Watershed managers use AGWA to identify and assess downstream impacts and risks from increased flooding and erosion resulting from fire-related changes to habitats and soils. The tool can also be used to target restoration efforts, such as where to apply mulch and seed with native plant stock, to reduce such downstream risks.

“AGWA is a good example of a science product developed between two leading federal research agencies with mutual interest,” said EPA research ecologist William Kepner. “The tool provides a practical application with immediate benefits.”

For the Elk Complex wildfire, the BAER team estimates it saved approximately $7,000,000 to $8,000,000 by using AGWA to target 2,000 acres for treatment instead of the initial 16,000 acres identified through more traditional methods.

“AGWA is able to help the team develop a stabilization plan where post-wildfire impacts pose immediate and significant threats to people and property,” Kepner adds.

Additionally, the emergency response team has successfully used the tool for post-fire watershed assessments following fires in Arizona, New Mexico, California, Idaho, and Washington. More than 8,000 users, spanning six continents, 163 countries, and 4,903 cities, have registered to use the Automated Geospatial Watershed Assessment tool .

The AGWA tool has been included as an ecosystem services analysis tool in the new EPA EnviroAtlas, and can be downloaded here. It provides an important resource for meeting the challenge of longer, more destructive wildfire seasons.

About the Author: Marguerite Huber is a Student Contractor with EPA’s Science Communications Team.

Editor's Note: The opinions expressed here are those of the author. They do not reflect EPA policy, endorsement, or action.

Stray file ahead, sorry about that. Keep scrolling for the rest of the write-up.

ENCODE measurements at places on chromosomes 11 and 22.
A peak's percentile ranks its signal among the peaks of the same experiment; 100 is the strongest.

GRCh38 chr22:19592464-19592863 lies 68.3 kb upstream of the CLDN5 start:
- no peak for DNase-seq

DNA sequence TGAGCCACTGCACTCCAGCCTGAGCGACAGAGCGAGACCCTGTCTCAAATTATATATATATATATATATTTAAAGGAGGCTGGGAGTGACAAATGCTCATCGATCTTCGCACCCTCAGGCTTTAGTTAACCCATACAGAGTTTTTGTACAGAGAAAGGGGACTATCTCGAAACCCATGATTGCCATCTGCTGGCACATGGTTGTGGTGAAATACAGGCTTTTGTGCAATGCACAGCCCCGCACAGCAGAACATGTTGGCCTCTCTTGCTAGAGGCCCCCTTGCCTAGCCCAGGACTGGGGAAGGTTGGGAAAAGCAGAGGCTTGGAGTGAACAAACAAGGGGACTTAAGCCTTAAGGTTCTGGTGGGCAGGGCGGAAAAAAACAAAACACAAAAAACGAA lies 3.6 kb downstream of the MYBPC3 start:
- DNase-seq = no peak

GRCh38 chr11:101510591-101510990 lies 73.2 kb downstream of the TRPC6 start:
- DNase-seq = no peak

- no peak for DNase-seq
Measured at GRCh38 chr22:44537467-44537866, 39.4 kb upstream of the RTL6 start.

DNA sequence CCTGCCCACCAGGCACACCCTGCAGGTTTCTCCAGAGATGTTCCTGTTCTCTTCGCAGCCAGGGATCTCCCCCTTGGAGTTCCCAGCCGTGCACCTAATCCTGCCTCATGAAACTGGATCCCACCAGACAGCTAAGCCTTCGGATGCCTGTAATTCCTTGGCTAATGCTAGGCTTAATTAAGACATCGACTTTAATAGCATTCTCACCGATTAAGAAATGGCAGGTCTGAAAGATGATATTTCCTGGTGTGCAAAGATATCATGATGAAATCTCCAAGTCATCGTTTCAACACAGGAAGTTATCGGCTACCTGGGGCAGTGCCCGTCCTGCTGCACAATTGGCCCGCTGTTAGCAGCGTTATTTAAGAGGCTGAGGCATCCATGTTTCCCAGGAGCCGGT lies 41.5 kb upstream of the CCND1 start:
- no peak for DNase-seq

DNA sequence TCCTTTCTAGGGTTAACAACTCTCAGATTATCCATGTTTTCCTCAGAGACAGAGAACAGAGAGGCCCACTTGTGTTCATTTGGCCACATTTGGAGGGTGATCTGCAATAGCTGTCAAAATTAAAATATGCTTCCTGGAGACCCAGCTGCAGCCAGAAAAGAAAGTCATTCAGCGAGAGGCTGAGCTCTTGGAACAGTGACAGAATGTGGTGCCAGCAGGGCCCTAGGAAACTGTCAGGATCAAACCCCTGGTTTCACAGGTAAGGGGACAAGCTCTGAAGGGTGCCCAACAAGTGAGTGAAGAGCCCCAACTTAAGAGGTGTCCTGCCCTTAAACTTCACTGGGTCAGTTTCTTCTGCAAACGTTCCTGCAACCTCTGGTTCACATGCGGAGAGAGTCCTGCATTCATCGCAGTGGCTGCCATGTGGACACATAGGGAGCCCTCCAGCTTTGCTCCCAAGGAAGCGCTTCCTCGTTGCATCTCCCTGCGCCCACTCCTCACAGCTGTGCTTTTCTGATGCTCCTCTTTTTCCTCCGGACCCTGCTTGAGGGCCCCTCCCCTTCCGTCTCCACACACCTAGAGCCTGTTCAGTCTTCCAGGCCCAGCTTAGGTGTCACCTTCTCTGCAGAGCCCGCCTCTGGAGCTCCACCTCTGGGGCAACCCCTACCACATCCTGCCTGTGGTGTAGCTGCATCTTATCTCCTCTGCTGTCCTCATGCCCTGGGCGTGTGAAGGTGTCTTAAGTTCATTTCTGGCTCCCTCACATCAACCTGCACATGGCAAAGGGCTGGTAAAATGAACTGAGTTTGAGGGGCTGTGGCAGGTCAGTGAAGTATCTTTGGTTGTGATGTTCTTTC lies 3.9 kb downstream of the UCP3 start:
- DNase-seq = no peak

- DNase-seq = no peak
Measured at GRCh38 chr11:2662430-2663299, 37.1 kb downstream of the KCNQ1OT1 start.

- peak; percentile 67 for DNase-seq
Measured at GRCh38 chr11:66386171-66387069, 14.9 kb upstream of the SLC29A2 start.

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Seeing EPA funds helping the Mississippi River

Last month, as part of the Hypoxia Task Force Meeting in Little Rock, Arkansas, I visited a farm in the Mississippi River Delta area, and more specifically in the Critical Groundwater Area of the Bayou Meto Watershed.  I am honored to co-chair the Hypoxia Task Force and meet with my fellow members throughout the Basin, and these personal visits with the people managing the land in the Basin are always a highlight.

Acting Assistant Administrator Nancy Stoner meets with farmers in Arkansas.

Acting Assistant Administrator Nancy Stoner meets with farmers in Arkansas.

We know that nonpoint source nutrient pollution from fertilizers in the Mississippi River Basin is the most significant threat to water quality in the region and to the Gulf of Mexico. The Arkansas Discovery Farms Program helps many stakeholders make informed decisions about the sustainable future of their farms.  I am delighted to note that the Arkansas Natural Resources Commission has provided EPA Nonpoint Source Program Section 319 funds to the Arkansas Discovery Farm Program – this is just one example of these funds supporting local watershed work across the country.  During my visit, Drs. Mike Daniels and Andrew Sharpley of the University of Arkansas described the Arkansas Discovery Farms Program and how they work with eight participating farms in Arkansas. More